Rwanda’s envoy to Germany has described international critics of his government’s human rights records as “hypocrites”.
“Where were these people when the genocide was perpetrated?” Ambassador Igor Cesar asked.
“It took Rwanda to end the genocide. And that’s a human rights achievement,” he told his audience at the 2019 Global Partnership for Africa’s Development (G-PAD) Forum, which took place on 22-23 November in the German city of Tubingen.
The ambassador made the comments while replying to the question of a member of the audience, including academics, German politicians and development experts, and diaspora Africans, on the human rights records of the government of President Paul Kagame.
Rwanda has been accused in the West of stifling free expression and limiting the space for political participation. Several opposition politicians have been reported missing this year, with the country’s secret service suspected of having abducted or murdered them.
Ambassador Cesar said bringing Rwanda from the state it was 25 years ago after the genocide to where it’s today was a human rights achievement. “Nobody cares more about the human rights of Rwandans than the Rwandan government,” he assured.
The diplomat also took a swipe at the Western organisations rating countries on democracy and human rights. “What is the definition of democracy and human rights?” he asked.
“We took 1 million people out of poverty. We care about human rights. The problem we have is the way human rights are defined.”
Responding to another question on President Kagame’s long stay in office, the ambassador said: “We went to vote, and over 90% of population turned out, but that is a problem in the West”.
“Kagame doesn’t want to be there but he was prevailed upon by the people to remain,” he explained. “We live in a region that is unsafe, that is faced with many challenges which explains why the majority of Rwandans opted to main the current leadership.”
Ambassador Cesar explained that Rwandans themselves decided to amend the constitution, paving the way for Kagame to contest at the country’s last election in 2017.
“The world should stop being sceptical about Rwanda,” he appealed.
Earlier, Ambassador Cesar had delivered a keynote speech on the Rwanda success story. He took his audience down the memory lane to the aftermath of the genocide 25 years ago, when up to 1 million people, mostly Tutsis but also moderate Hutus, were killed in an orgy of genocidal violence that lasted more than 100 days.
“Our country was devastated by the genocide. Our society was separated, our economy was disrupted, state institutions collapsed..; we were left with a country in shambles,” he recalled. “That was the makeup of Rwanda 25 years ago.”
The envoy then explained how the government went about putting the pieces together. First, the leadership spent the first four years restoring peace and security in the country without which no development was possible.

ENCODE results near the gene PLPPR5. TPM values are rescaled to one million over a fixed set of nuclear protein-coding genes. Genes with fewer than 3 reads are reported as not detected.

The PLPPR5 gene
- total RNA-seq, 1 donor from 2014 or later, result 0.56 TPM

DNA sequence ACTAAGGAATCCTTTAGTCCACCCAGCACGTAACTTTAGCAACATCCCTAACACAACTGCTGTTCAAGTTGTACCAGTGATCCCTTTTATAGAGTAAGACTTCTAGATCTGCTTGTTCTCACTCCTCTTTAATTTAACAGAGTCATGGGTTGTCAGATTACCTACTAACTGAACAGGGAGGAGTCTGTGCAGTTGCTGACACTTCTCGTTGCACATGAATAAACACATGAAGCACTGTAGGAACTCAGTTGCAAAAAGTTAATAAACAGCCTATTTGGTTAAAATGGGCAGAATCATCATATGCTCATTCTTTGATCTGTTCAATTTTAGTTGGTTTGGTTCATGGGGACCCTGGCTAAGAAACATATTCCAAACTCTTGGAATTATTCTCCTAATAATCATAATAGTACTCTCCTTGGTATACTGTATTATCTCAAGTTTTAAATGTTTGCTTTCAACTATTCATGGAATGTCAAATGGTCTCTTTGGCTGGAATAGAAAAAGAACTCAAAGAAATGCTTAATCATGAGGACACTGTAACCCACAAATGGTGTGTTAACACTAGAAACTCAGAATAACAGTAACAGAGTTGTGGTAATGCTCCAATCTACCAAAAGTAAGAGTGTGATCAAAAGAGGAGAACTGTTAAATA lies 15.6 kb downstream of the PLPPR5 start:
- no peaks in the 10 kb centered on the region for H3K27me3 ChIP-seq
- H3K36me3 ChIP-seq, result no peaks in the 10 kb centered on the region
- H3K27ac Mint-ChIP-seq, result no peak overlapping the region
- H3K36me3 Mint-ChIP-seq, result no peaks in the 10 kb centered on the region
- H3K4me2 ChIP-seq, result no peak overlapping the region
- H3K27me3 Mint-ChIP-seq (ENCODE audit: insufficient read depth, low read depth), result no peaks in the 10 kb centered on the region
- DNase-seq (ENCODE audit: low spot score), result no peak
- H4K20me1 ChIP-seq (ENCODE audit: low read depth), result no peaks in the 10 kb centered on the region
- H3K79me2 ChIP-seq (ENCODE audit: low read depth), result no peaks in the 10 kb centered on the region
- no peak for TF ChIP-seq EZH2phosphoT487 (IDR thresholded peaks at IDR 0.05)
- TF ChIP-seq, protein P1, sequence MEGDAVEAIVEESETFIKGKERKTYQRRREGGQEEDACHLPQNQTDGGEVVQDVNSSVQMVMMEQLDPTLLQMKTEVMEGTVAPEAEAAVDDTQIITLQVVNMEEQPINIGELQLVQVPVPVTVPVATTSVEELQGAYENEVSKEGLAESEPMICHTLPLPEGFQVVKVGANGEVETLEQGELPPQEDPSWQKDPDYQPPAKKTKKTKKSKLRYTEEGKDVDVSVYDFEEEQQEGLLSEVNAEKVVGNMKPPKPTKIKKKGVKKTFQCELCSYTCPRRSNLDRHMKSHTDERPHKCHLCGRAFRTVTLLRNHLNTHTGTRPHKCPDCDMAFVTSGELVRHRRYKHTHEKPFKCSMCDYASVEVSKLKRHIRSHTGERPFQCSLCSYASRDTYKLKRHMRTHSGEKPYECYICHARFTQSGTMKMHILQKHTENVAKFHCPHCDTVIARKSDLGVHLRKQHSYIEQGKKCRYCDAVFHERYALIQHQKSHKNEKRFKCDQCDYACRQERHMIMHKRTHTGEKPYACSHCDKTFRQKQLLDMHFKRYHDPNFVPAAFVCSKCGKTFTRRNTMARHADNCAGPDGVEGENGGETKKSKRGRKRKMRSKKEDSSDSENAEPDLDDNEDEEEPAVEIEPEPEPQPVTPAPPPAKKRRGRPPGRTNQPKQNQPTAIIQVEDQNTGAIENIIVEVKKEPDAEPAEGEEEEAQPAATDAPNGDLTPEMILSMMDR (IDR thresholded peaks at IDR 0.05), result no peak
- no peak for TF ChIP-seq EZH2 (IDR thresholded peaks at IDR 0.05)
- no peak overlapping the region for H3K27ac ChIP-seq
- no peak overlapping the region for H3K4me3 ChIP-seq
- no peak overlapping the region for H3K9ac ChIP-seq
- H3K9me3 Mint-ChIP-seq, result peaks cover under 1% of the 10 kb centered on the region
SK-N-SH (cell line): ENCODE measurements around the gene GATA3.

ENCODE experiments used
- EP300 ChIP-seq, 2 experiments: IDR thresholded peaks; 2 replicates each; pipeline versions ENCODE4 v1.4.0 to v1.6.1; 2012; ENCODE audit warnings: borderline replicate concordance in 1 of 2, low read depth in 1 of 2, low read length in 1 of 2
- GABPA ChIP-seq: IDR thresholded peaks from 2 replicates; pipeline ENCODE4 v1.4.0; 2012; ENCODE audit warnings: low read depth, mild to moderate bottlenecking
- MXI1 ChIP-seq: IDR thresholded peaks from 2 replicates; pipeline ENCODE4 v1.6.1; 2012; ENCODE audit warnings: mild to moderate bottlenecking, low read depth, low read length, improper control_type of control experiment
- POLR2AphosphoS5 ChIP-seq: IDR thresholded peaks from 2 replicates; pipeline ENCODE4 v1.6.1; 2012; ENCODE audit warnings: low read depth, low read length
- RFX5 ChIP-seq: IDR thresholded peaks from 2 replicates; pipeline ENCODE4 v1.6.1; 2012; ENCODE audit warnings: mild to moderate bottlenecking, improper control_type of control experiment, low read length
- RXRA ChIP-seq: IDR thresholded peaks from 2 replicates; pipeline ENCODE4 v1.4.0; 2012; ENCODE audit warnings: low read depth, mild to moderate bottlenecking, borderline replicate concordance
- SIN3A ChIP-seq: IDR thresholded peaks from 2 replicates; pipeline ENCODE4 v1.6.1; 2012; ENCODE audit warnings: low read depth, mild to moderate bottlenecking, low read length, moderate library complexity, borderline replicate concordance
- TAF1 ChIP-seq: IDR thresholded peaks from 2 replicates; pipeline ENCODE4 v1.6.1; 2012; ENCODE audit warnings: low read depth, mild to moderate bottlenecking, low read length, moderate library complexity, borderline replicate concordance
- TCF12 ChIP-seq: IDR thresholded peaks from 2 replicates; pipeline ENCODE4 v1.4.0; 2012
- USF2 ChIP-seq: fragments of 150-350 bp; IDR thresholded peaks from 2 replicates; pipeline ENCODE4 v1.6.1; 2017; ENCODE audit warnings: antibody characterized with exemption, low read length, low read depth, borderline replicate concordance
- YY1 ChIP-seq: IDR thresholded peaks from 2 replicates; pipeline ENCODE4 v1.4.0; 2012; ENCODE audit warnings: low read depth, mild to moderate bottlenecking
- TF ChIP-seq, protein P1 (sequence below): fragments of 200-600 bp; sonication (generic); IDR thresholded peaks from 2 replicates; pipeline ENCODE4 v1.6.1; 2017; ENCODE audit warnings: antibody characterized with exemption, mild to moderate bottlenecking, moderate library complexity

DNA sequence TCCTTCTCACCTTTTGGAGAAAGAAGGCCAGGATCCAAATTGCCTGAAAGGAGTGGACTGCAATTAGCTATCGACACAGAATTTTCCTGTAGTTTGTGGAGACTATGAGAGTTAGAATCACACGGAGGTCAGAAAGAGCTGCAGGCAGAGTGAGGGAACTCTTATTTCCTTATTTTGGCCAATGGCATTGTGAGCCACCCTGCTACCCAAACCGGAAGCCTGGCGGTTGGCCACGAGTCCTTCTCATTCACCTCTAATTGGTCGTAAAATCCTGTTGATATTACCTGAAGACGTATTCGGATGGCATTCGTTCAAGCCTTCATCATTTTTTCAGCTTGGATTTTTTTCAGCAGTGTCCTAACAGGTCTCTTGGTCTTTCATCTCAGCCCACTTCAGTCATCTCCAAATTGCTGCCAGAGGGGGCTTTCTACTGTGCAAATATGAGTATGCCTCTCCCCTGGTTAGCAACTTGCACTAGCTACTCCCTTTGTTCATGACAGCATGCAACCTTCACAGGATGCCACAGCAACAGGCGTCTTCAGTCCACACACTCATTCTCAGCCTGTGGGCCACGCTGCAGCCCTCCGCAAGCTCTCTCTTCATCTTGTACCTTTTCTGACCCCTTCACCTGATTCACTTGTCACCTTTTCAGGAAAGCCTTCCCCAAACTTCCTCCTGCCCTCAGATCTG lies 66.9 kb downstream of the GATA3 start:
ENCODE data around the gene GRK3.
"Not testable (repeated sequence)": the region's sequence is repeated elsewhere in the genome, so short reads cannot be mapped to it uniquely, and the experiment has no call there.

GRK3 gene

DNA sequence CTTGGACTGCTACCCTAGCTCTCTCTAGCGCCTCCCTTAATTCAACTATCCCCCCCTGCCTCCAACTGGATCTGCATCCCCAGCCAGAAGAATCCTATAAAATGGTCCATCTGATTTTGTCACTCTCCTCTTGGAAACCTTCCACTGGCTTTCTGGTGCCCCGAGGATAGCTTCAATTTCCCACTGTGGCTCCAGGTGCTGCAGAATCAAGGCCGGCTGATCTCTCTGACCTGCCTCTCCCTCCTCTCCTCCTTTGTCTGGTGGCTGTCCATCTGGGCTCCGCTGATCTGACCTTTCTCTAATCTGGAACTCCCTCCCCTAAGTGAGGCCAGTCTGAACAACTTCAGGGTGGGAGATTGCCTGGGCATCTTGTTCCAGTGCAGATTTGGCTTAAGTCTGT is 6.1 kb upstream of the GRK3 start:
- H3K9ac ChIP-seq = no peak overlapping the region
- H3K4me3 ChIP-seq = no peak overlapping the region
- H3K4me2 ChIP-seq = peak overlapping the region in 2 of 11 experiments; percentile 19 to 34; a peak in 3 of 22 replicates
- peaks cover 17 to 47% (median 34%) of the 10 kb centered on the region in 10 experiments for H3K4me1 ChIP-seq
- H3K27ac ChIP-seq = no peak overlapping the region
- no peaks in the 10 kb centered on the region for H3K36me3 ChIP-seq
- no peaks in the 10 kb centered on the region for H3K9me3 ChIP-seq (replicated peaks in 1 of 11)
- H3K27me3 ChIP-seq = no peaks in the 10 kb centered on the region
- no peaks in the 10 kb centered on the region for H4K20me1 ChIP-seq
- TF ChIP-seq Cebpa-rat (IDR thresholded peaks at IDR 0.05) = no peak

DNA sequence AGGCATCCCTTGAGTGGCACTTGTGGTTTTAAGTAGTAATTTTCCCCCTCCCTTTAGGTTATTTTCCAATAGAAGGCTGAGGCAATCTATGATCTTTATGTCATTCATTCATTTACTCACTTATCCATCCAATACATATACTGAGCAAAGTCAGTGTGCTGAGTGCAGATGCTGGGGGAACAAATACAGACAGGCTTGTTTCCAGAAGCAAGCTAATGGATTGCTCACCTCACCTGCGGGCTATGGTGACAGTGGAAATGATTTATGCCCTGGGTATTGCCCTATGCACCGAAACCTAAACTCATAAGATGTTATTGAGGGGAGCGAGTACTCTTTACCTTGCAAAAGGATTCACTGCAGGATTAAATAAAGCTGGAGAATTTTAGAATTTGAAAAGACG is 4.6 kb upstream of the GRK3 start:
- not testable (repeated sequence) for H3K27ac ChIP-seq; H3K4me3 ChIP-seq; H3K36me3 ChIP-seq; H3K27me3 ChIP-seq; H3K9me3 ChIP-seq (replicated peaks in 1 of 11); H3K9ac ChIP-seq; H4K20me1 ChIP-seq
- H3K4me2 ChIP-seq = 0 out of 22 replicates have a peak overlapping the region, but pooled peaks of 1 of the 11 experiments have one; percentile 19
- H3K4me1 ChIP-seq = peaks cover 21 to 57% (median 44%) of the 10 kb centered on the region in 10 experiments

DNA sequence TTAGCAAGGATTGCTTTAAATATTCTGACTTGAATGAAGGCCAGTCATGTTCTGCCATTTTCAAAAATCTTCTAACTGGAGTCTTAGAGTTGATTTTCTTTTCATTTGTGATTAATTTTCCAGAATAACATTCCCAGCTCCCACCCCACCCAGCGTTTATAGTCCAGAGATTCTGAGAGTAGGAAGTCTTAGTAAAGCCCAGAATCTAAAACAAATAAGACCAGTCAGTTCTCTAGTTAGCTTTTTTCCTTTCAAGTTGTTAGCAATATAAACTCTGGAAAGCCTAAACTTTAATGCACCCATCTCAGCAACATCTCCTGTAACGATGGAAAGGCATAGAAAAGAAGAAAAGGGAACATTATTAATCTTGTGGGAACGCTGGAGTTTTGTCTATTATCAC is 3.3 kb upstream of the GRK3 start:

The second step taken by the Rwandan government was to consult its people both at home and in the diaspora on a new constitution and development agenda.
At the end of the process, Rwanda adopted a new constitution and initiated a development agenda, which prioritises education and health care while putting in place a policy framework for sustainable economic growth.
Ambassador Cesar then gave the picture of Rwanda of today to show how far the country has come.
Rwanda has one of the world’s fastest-growing economies, driven by economic and structural reforms. Growth averaged 7.5% annually in the decade to 2018.
“Best performer in ease of doing business in Africa in 2018. In competitiveness, Rwanda was number 2 in 2017. As a conferencing hub, the country is rated second in Africa etc,” he said, listing the milestone achievements of his country in recent years.
“In the transparency index, Rwanda is number 1 in Africa and 9 globally and gender parity has been achieved in political participation at leadership level,” the ambassador added, citing further the achievements of the Kagame administration.
The government has even higher goals through its National Strategy for Transformation and Vision 2050 strategy: to reach middle-income status in 15 years.
“So the lesson is that, if Rwanda can do it others can do it as well in Africa,” Ambassador Cesar said.
The issue of human rights in Rwanda has been a controversial one. While the country has scored high in many development targets such as economic growth, job creation and improved education and health care for its citizens, opposition politicians say they have no free space to operate.
President Kagame won his reelection for another seven-year term in August 2017 by a landslide of 99% of the votes cast. He’s been in office since April 2000 and could potentially be president until 2034. In fact, many analysts say that Kagame had been de facto leader since 1994, but had focused more on military, foreign affairs and the country’s security than day-to-day governance until he formally assumed the presidency in 2000.
Organised by Lead Africa International e.V., a global non-governmental organization dealing with development issues, G-PAD Forum promotes “shared knowledge of development policies that impact Africans and people of African descent and facilitate effective global partnerships towards achieving sustainable development” in Africa.
The 2019 G-PAD Forum, with the theme From Policy to Practice, aimed to create a greater awareness of the new German Africa Policy, launched in March 2019, and explore how the diaspora could participate actively in it for the good of Africa.